Second Brew Blues

I’ve been having a hard time throwing out my Kombucha after I discovered mold on it almost two weeks ago. It was just sitting there because I couldn’t bear to look at it or touch it. It’s like I had a body in the closet that’s been dead for days and I didn’t have the heart to throw it in the trash. To me, my SCOBYs weren’t just things or food, they were creations. They were alive. Well, they still are alive, only contaminated.

At first I felt irresponsible and pretty sad but then I started thinking that this can be looked at as a learning experience. Next time I could put extra vinegar in my starter fluid if it’s not strong enough and make sure it’s not brewing on the floor in the closet so my cat’s hair won’t get into it, and also to use a coffee filter as a lid rather than a hand towel, even if it’s thin.

I am grieving for my Kombucha, thinking about what it means to throw out something that I cultivated for months. Every source says it: when you grow mold, your brew has been contaminated and you have to throw it out.
Reading that again and again made my heart drop with this fluttering tingle in my stomach and chest that has only recently started to dissipate.
Today I threw the SCOBYs out. I really didn’t want to but I had to because they were contaminated. I never thought I would love my SCOBYs as much as I do or feel this immense loss. Sometimes we just have to start completely over and throw things out when they become rotten and contaminated, even if we love them. I had a writing teacher who used to say, “don’t be afraid to kill your babies,” in regards to certain elements that weren’t working in a story. I guess we really can’t get that attached to anything, even our own creations.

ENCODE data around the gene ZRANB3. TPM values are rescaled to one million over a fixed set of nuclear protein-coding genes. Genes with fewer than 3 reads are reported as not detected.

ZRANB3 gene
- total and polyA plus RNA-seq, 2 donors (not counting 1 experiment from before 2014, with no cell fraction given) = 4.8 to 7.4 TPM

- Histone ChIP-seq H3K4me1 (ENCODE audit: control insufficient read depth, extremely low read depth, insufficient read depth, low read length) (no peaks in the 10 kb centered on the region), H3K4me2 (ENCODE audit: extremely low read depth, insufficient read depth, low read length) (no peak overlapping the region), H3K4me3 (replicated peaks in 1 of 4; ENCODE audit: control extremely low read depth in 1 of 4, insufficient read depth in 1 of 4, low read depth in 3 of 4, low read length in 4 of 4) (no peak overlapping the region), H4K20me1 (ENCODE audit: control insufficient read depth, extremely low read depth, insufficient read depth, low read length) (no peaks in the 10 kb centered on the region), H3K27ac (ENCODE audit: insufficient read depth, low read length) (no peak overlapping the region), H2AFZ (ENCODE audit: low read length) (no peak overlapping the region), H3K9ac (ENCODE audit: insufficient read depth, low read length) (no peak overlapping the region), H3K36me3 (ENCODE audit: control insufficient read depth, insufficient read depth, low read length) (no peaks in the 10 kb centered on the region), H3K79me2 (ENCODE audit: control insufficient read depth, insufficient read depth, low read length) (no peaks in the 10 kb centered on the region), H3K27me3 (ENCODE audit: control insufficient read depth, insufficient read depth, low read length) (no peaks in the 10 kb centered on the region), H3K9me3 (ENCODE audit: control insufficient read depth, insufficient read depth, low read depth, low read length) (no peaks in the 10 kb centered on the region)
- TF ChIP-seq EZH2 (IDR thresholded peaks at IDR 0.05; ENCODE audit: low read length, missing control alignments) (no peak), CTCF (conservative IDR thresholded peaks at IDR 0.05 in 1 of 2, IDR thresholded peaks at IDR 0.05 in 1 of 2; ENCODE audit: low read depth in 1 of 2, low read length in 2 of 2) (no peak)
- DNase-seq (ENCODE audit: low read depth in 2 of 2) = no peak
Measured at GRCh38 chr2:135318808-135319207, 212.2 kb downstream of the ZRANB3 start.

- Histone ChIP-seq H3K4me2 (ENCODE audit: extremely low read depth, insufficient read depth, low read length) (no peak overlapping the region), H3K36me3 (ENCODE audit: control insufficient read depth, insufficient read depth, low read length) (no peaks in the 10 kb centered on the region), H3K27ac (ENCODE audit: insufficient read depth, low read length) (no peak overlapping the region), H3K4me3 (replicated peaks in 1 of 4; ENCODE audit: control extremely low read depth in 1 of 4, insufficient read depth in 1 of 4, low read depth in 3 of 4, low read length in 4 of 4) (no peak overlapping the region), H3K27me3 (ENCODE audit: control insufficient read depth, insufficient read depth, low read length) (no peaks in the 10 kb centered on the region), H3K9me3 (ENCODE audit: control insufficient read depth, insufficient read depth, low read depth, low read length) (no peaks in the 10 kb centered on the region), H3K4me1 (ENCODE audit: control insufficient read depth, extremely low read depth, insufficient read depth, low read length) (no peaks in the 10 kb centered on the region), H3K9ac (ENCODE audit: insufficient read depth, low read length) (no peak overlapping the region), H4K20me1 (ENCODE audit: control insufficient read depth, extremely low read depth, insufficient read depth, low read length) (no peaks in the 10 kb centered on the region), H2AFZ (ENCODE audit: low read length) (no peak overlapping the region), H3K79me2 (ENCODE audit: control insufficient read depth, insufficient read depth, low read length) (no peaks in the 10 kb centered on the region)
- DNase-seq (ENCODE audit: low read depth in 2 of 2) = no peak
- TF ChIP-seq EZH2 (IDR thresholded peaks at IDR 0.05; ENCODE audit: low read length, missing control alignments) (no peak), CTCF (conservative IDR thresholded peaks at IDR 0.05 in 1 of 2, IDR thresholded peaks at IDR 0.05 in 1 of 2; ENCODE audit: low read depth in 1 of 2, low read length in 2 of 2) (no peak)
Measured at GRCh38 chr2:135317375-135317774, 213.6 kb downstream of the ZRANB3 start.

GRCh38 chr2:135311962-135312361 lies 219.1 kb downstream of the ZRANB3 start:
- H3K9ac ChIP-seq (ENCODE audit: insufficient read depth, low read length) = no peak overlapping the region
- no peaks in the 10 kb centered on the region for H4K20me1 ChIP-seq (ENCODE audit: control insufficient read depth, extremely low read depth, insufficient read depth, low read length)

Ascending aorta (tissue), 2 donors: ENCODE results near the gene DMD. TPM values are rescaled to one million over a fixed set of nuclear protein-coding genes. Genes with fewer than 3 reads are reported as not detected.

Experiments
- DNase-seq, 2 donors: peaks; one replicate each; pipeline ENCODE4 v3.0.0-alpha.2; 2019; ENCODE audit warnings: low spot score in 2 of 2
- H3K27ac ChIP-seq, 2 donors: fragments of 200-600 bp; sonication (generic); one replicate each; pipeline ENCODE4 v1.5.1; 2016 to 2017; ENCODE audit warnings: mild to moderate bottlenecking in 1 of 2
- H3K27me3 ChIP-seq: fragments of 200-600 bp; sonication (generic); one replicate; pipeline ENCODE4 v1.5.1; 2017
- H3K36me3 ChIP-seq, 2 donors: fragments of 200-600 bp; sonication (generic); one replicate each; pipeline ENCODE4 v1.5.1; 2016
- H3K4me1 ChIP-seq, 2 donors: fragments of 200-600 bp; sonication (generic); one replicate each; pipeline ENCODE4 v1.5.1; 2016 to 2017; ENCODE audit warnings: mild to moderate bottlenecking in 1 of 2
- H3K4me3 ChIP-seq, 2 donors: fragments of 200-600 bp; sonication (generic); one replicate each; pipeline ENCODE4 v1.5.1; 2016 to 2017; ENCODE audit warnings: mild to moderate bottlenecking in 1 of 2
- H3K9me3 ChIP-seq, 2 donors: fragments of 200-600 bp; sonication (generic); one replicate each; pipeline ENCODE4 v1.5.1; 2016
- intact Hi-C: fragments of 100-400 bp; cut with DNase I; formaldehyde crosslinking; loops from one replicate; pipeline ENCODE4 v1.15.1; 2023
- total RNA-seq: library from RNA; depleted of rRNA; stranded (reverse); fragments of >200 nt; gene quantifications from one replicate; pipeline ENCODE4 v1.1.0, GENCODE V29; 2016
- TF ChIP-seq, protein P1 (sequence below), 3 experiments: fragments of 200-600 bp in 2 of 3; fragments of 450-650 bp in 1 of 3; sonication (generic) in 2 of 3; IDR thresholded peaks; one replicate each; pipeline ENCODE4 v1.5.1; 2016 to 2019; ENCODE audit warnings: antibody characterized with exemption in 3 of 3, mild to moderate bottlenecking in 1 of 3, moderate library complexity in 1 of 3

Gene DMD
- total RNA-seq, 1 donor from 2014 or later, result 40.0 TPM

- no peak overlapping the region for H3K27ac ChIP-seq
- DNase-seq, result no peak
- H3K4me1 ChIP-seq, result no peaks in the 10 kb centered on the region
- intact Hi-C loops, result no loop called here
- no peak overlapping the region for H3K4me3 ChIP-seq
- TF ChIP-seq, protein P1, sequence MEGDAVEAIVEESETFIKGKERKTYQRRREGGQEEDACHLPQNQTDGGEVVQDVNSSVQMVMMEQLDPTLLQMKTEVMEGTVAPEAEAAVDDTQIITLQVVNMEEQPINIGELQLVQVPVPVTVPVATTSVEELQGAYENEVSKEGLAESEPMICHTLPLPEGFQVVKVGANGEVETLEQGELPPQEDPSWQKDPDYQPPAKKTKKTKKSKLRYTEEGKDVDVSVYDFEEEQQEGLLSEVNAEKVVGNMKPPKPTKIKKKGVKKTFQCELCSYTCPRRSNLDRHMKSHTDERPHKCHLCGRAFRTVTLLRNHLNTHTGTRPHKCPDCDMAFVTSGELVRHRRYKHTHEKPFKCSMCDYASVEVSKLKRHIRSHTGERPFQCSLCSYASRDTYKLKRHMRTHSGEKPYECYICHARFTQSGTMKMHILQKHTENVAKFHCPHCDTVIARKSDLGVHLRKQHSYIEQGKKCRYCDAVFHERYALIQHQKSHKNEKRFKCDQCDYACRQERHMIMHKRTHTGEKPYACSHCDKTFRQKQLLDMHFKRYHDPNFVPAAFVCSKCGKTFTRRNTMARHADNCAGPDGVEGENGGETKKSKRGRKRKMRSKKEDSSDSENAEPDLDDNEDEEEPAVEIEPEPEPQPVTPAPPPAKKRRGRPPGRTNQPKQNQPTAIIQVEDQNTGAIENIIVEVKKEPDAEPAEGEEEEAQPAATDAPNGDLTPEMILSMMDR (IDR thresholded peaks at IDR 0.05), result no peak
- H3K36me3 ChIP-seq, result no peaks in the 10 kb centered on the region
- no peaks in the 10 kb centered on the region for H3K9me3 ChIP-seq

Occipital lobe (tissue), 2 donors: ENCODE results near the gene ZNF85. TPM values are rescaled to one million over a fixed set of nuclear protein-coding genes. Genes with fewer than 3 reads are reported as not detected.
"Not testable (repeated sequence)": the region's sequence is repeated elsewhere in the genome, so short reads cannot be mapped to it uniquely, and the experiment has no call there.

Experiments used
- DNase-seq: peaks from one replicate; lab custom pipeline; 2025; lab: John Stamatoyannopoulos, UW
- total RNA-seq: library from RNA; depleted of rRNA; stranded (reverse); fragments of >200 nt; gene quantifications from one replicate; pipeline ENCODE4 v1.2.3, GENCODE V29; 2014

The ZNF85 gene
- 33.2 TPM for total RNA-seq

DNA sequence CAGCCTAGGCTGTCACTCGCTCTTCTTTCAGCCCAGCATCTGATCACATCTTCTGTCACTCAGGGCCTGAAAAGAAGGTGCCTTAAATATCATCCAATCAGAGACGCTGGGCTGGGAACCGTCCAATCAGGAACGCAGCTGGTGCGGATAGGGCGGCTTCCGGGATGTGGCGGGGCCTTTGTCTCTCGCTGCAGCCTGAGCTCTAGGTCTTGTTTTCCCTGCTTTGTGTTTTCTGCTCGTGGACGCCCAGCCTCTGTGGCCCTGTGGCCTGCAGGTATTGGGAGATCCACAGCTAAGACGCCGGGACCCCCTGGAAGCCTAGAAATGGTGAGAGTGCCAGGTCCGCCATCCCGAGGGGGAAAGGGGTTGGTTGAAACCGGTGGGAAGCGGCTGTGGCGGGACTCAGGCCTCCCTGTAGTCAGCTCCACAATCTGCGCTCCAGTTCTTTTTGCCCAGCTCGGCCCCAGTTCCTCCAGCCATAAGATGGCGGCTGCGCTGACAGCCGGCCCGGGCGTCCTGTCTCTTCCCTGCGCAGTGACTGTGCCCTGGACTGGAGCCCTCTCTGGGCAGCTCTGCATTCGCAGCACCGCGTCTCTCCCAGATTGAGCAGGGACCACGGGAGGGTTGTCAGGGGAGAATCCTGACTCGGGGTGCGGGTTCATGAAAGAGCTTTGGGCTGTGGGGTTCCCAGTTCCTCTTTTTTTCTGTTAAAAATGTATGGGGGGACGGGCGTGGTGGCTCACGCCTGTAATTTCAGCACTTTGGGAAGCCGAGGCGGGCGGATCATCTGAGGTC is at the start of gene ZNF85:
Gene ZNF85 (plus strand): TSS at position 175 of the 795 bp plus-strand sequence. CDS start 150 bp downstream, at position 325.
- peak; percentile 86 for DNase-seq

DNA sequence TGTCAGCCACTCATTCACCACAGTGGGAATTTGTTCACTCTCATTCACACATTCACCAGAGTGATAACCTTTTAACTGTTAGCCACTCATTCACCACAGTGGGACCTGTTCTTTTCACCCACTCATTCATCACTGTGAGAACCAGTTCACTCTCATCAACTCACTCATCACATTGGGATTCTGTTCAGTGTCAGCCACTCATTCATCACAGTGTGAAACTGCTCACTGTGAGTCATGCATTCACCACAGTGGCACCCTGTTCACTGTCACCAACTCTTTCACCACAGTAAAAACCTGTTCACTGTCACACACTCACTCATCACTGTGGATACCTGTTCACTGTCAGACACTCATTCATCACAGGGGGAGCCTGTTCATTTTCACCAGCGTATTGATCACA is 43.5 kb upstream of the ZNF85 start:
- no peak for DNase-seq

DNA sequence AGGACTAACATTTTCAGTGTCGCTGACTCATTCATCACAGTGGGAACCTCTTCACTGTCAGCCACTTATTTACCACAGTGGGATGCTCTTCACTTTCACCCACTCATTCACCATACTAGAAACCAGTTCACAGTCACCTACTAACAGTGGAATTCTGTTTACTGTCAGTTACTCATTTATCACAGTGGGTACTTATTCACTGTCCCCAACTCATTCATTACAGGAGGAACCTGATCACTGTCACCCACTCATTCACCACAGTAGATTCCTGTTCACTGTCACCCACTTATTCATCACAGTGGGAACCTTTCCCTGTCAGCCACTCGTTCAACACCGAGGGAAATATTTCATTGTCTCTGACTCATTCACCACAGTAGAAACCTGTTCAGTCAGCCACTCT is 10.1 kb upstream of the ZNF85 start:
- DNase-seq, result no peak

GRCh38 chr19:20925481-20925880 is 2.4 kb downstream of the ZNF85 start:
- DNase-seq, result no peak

I’ve heard it said that everything can be looked at as both a success and failure. Choosing to look at this experience as a success instantly has made me feel a little better.
This experience was successful in that I learned to fall in love with a new hobby that makes me feel alive, hopeful, and excited. I learned that I had to do more research beyond the initial instructions that came with my Mother culture. I was unsure of how to take care of my Mother SCOBY after I brewed my first batch.

Next time, I gotta be cleaner, and make sure I have a strong starter liquid so the mold doesn’t form.

This was my first time doing this and I just have to look at it positively for the next time because there definitely will be a next time. Education is empowerment. There is something valuable to just going at it, jumping in without needing to know everything but I learned there has to be a balance of fearlessness mixed with educating oneself before jumping in so you make less mistakes. Hell, mistakes are all a part of learning. Hopefully someone can learn from my mistakes other than me.

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